Current Degree: M.Sc. in Urban Planning, University of Toronto
Previous Degree: B.Sc. in Computer Engineering, Queen’s University
I am currently pursuing an M.Sc. in Urban Planning at the University of Toronto as I have developed a strong interest in unconventional approaches to transportation planning. My attraction to interdisciplinary research has led me down two interesting paths in this field.
Concurrent to my studies, I have been working with Dr. Eric Miller in the Joint Transportation Program at U of T on a pair of urban simulation projects: The Travel/Activity Scheduler for Household Agents (TASHA) and the Integrated Land Use, Transportation and Environment (ILUTE) model. The lab’s innovative approaches to urban modelling have recently been accumulating significant funding support due to a renewed interest in urban modelling coalescing around Ontario’s Places to Grow initiative for the Greater Golden Horseshoe. The broad areas of analysis we hope to address include assessing the travel demand implications (such as transit usage, roadway congestion, fuel consumption, vehicle emissions, etc) of alternative land use and transportation investment scenarios and estimating the population and employment distributions that would likely result from alternative government policies. To date I have been integrating the less frequent (yet more complex) transportation modes, such as walking and cycling, into our mode choice submodel. The project has been an interesting bridge between my first degree, Computer Engineering, and my interests in transportation planning.
At the smaller urban design scale, I have developed a keen interest in the interactions between transportation modes. In particular, I have been examining the street design principles promoted by Hans Monderman (Netherlands) and Ben Hamilton-Baillie (UK) who suggest that driving behaviour can be influenced through road design. Thus, in theory, there is no need for traffic signs and drivers are forced to re-engage with their surroundings. Aside from overlapping with my experience in “human factor” design principles, these ideas touch on several other interesting areas including psychology, shared space, urban design, safety and transportation efficiency. On a similar vein, I am arranging to spend a term studying at the Universidade de Sao Paulo, in Brazil, to analyze the city’s integration of recent public transit initiatives (coined “Interligado”) with pedestrian and cyclist public space priorities, for which Bogot? has become one of the leading Latin American models.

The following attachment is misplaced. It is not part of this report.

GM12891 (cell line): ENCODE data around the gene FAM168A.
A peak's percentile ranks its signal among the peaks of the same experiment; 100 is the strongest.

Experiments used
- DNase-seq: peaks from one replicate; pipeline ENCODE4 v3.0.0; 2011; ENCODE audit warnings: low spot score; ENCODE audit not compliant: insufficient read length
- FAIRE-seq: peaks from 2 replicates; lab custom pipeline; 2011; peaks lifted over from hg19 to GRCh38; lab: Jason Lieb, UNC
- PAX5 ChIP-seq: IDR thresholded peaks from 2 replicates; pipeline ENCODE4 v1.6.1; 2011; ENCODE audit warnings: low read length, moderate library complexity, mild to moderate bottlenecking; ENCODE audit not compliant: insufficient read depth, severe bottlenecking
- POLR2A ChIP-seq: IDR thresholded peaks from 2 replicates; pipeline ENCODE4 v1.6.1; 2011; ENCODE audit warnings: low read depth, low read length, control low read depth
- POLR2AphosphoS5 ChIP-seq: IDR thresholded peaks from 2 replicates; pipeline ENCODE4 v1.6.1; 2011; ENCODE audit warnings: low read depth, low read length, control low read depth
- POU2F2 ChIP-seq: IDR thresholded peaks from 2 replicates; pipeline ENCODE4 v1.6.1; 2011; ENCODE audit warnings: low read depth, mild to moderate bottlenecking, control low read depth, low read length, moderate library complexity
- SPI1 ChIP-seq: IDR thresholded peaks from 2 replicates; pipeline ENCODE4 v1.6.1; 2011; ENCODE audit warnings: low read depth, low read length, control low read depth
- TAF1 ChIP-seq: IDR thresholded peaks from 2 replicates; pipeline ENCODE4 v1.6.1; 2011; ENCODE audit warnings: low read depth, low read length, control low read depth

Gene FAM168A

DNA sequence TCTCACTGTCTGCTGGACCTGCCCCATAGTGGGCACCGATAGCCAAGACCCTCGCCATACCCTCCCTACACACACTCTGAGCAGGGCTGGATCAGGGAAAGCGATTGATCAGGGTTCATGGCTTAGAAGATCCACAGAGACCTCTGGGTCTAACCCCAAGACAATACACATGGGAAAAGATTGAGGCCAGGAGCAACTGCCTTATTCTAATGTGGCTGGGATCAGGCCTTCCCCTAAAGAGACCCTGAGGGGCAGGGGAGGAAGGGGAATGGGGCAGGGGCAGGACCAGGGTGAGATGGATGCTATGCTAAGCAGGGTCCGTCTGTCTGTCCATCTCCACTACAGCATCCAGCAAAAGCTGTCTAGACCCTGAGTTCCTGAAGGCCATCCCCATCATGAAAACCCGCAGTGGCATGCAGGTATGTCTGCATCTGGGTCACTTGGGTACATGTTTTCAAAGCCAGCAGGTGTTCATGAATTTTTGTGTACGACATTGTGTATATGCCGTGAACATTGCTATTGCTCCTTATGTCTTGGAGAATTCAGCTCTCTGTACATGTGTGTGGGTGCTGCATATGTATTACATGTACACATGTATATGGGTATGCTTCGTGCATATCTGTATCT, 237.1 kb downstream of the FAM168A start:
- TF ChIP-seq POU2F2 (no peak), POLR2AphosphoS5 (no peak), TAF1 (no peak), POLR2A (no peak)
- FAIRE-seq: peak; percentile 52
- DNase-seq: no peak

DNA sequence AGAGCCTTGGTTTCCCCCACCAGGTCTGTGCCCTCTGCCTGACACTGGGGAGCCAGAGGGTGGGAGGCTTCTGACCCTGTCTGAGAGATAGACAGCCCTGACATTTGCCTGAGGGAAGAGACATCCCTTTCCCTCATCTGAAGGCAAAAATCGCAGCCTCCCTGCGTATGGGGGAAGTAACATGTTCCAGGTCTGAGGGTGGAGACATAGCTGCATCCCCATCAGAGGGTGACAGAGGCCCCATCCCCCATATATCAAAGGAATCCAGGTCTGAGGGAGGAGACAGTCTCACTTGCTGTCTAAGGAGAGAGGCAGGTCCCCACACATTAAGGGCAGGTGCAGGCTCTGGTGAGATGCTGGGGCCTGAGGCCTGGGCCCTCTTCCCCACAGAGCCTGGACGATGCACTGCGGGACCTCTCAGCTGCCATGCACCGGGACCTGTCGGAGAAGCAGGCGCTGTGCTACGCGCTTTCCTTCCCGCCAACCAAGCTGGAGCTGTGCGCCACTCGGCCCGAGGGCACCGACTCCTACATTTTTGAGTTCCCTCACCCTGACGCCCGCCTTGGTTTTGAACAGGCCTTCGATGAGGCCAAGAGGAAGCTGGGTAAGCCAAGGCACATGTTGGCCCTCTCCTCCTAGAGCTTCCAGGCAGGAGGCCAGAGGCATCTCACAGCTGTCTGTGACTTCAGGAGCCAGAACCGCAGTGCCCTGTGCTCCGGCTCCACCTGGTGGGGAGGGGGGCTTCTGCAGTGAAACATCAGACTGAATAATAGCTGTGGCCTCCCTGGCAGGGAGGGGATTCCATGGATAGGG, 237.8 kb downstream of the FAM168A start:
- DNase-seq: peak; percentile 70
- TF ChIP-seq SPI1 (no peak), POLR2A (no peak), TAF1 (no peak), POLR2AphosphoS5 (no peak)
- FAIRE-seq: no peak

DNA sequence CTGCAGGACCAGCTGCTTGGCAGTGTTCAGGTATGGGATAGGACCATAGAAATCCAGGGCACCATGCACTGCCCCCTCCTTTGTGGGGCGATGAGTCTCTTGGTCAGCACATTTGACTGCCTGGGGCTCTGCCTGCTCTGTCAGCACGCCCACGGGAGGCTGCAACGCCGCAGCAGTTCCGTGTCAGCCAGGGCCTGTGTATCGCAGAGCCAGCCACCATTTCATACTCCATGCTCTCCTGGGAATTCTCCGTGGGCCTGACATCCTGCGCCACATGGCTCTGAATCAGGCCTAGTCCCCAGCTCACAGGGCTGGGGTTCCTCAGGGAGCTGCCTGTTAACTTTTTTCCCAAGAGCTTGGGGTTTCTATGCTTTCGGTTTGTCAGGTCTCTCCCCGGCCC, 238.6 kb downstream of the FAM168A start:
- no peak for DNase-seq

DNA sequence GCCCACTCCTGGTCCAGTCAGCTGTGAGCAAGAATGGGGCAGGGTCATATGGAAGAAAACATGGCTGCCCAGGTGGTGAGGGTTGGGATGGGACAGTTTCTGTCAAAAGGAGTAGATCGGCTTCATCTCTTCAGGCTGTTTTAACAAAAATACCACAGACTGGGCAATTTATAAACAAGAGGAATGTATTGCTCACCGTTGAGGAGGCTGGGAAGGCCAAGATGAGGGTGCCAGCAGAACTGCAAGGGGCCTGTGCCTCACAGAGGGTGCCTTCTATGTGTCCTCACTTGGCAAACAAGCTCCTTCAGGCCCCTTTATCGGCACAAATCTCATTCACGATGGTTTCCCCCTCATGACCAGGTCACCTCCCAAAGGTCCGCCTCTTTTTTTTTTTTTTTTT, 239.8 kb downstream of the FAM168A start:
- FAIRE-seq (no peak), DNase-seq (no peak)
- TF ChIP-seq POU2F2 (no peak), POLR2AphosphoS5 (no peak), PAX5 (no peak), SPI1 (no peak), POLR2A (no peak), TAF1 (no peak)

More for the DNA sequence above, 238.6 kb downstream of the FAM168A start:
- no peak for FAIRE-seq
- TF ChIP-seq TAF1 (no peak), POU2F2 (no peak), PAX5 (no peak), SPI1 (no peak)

Jan Bowland Scholarship ($4000)
Erika Nemeth, M.A. Planning, University of Waterloo
Current program: M.A. in Planning, University of Waterloo
Previous degree: Bachelor in Geography with Urban Studies, Wilfrid Laurier University
Early on in my undergraduate career at Wilfird Laurier University, I was privileged to have been exposed to a variety of travel behaviour research through a which ignited my quest to pursue such endeavours. As a result, I was able to attend and present at various conferences, which also resulted in a publication. My undergraduate thesis focused on the analysis of energy efficiency of individual travelers which resulted in not only an undergraduate thesis award, but the Natural Resource Canada Energy Efficiency Ambassador Scholarship.
(See, http://oee.nrcan.gc.ca/corporate/awards/ambassadors/wlfrdlaurieru-winner-2004.cfm?attr=0 for more information on undergraduate thesis)
I am currently pursuing a Masters in Planning at the University of Waterloo, studying the relationship of land use, transportation and travel behaviour as it relates to socio-demographics, economic and environmental variables, using a survey from the Greater Toronto Area on neighbourhood and travel behaviour.
I have been extremely fortunate to have highly supportive thesis advisors for both my undergraduate and masters degrees.
Following the completion of my Master Degree, I intend to pursue a career in transportation, specifically transit planning followed by a PhD in Geography.